Location specific content

When I complained last month about WordPress’s iOS app still not supporting rich text creation, I wasn’t expecting change anytime soon. It was something on my radar for years. Of course, WordPress released an iOS rich text editor earlier this month. It’s been great, and has really made writing from my iPhone a lot easier.

There’s another feature which seems to be making its way into core WordPress, which is tagging your location when writing. I’m in New York tonight, and this post is tagged with Hell’s Kitchen specifically.

But post location isn’t something that’s public-facing yet. There’s no simple way for a post to display where it was created yet, though I’ve got my fingers crossed that it won’t be years before public location becomes an option.

We learned this week that Twitter and Foursquare are partnering to offer more granular location data in tweets. Soon we’ll be able to post a tweet with a location of “Museum of Natural History, New York,” rather than “Manhattan.” It’s tough not to get excited at the potential for location-based writing through WordPress and generally.

It would be really fascinating at minimum, and probably very useful practically speaking, to be able to pull up streams of WordPress posts written in specific towns or cities.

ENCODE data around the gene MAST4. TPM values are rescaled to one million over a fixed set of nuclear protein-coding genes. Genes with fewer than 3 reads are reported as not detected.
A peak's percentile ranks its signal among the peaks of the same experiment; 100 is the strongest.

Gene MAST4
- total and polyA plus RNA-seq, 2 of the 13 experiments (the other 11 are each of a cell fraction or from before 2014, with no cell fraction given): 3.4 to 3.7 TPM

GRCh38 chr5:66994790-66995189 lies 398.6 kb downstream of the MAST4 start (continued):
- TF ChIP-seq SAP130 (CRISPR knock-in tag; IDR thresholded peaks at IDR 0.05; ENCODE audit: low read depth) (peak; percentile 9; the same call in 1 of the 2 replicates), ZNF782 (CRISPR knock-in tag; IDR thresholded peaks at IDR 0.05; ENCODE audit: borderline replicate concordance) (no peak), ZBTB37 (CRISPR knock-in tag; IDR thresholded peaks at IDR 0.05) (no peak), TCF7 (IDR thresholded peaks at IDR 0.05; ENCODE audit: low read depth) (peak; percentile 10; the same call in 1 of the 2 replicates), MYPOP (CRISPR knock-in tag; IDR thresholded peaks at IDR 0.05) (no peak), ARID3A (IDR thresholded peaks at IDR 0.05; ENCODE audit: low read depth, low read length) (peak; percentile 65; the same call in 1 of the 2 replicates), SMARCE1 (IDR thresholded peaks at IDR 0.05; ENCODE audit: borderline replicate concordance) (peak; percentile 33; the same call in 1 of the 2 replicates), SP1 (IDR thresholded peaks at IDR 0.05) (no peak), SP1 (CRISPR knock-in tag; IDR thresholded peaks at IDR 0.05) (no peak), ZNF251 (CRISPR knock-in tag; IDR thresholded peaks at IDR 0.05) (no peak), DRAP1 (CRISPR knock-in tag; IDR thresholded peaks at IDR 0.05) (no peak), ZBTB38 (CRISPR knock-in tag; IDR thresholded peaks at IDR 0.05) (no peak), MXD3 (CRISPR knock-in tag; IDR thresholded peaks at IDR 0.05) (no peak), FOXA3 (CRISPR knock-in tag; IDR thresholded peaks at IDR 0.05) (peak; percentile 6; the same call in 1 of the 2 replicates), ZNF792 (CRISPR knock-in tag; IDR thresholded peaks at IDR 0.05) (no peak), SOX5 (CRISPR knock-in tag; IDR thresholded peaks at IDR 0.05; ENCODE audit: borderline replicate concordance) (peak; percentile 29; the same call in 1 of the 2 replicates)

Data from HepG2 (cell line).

Imagine taking a business trip or vacation and being able to quickly search for content like news articles, personal blog posts, etc. for where you’re visiting. You’d be able to get a sense of the latest news to strike up conversations, the stuff that locals are writing about on their blogs, and maybe dive even deeper into things like the latest on the local music scene.

Even more to the point, imagine how towns, neighborhoods, or cities might be able to come together better if residents are able to use location data to more easily connect with their local institutions, make new friends, engage, etc. Location data that customizes streams on WordPress, Twitter, and the web in general could do a better job at letting people connect with their communities than the newspaper did twenty years ago.